Despite a wealth of detail, I was never sure where the mystery was set. Some English village next to a river or the ocean with London an hour or so away, but it didn’t ring a bell and I’ve been to Britain many times. Much of the action takes place in a trailer caravan and a bar where Natalie and Beth work.
Natalie is the plain one of the two barmaids, jealous of the attention Beth receives, though Beth is a good friend supporting Natalie after she has an abortion after breaking up with her boyfriend. When a young man who was smitten with Beth (aren’t they all?) is found dead in the river the mystery begins. Natalie receives a text from her saying she has decided to visit her mother in northern England though she doesn’t appear to take any of her things and later her cell phone turns up.
Kent tries, Agatha Christie style, to provide a litany of possible suspects. The problem is none of them are well drawn characters and are indistinguishable bar flies. One has a boat. One is quiet and shy but other than that we really know nothing about them. Where’s Colonel Mustard when we really need him? The scenes in the point of view of the old man are slow. He apparently saw the killer with blood on his arm but has suffered a stroke-like event and can’t tell anyone. His meandering thoughts are frustrating to follow and once it’s clear that he is going to have trouble remembering, his scenes plod. The addition of a nurse or orderly who might kill him doesn’t add much, since it’s obvious the old man is coming around.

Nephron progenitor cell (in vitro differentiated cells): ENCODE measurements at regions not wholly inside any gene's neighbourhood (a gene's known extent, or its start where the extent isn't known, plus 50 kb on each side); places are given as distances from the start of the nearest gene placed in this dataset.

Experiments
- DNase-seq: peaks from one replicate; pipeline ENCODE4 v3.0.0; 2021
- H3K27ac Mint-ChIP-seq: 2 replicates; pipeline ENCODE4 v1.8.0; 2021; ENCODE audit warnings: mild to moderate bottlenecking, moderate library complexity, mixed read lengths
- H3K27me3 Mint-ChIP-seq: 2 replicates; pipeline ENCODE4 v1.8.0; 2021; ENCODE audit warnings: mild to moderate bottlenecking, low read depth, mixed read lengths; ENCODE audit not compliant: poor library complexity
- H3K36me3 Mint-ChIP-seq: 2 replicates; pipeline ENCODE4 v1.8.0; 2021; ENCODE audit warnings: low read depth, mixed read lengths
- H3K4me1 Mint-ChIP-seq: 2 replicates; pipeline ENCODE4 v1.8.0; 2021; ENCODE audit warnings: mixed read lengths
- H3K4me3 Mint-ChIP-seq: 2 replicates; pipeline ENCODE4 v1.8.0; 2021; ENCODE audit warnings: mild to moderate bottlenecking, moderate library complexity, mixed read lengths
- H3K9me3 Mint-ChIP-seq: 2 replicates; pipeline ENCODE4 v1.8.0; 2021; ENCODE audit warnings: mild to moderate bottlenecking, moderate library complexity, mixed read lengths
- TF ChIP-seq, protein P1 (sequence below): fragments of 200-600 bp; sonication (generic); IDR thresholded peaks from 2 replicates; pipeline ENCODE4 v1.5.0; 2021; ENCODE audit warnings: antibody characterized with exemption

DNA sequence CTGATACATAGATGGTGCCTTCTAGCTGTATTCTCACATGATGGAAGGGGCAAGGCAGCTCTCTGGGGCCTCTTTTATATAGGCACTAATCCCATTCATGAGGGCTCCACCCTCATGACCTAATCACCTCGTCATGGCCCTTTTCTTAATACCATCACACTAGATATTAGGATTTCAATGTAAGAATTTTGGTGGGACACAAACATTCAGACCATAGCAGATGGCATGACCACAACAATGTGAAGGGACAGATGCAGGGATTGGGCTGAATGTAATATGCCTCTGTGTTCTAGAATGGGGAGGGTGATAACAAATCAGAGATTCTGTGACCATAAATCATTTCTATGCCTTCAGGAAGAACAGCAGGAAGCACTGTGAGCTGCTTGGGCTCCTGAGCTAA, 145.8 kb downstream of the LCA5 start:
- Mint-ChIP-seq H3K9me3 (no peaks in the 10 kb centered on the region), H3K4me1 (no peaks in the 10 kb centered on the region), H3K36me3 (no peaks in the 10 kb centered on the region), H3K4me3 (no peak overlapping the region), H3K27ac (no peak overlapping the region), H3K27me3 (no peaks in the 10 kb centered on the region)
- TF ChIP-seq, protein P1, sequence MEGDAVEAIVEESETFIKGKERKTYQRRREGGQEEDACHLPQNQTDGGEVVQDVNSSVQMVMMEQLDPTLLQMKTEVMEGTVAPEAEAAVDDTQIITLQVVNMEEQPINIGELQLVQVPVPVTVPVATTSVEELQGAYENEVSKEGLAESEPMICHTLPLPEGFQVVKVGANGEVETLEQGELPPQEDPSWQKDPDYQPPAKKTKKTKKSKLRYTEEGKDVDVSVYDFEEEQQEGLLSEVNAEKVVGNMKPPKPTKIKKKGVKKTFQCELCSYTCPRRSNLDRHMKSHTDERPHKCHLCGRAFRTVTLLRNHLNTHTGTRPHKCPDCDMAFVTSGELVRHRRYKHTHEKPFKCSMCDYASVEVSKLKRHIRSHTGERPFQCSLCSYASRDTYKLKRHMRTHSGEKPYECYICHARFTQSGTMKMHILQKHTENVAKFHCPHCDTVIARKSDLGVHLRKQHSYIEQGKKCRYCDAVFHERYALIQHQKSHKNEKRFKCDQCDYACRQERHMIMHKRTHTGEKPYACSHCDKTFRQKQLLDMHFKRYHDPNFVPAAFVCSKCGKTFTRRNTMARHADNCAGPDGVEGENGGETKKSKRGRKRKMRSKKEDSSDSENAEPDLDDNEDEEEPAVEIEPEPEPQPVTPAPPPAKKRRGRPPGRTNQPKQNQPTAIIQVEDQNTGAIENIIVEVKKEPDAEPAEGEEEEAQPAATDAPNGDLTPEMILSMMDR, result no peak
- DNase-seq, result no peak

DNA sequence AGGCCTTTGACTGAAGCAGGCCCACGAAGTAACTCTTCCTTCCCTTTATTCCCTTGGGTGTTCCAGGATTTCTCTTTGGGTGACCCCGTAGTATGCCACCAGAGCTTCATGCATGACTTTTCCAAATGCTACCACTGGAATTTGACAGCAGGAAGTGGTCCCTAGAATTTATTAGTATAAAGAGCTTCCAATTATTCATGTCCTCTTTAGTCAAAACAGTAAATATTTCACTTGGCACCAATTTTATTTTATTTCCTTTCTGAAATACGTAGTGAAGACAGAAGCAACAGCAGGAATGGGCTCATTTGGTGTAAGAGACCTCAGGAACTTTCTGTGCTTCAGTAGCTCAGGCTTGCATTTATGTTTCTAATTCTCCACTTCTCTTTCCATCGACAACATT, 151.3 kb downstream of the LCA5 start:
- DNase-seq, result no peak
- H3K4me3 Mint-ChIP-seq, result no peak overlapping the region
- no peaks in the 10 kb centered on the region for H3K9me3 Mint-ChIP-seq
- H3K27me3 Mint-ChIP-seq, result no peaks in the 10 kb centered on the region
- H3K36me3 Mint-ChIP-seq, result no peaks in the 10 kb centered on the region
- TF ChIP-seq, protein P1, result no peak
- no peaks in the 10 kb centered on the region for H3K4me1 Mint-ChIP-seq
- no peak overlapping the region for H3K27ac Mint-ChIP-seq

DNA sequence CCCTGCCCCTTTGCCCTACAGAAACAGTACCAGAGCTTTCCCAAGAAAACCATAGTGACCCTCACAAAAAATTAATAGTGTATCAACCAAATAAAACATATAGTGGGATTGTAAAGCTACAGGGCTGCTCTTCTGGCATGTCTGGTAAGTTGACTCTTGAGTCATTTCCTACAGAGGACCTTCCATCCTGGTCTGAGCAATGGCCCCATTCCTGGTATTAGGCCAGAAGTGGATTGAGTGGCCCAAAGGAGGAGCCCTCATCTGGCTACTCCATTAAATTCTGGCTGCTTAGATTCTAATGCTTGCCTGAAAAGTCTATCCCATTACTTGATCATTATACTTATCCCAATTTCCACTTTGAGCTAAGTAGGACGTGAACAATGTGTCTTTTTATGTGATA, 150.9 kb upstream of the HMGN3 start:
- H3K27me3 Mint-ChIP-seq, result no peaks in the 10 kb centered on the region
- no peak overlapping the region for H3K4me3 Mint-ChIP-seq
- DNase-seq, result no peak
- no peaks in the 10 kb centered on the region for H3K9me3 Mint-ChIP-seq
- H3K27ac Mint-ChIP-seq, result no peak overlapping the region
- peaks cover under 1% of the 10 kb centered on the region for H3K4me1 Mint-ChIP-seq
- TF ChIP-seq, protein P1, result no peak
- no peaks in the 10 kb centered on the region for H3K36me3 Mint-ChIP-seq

In addition, we have the cliché of the dense cop who refuses to believe Beth has disappeared and has probably been the victim of foul play. Nor do the police believe Natalie’s tale of mysterious men following her, sneaking into her flat, or that some of Beth’s clothing has been rearranged. Frankly in this age of people glued to their devices nobody would leave town without their phone and that alone should have made any cop brighter than a 30-watt bulb suspicious.
Natalie insists that someone has harmed Beth and for page after page no one will believe her. The ending is almost devoid of tension. Of course, the boat leaks and someone has been chopped to little pieces—more clichés.
The book got a lovely plug in the Wall Street Journal, but I give The Day She Disappeared a real solid D and only because I’m in a good mood.
Steve E Clark as seen in the New York Times is Author of Justice Is for the Lonely and Justice Is for the Deserving, Kristen Kerry Novels Of Suspense. You can purchase his books via SteveClarkAuthor.com/BuyBook or request it at your local book store. Want to know more about Steve Clark, read more reviews or speak directly with Steve? Learn more about Steve at SteveClarkAuthor.com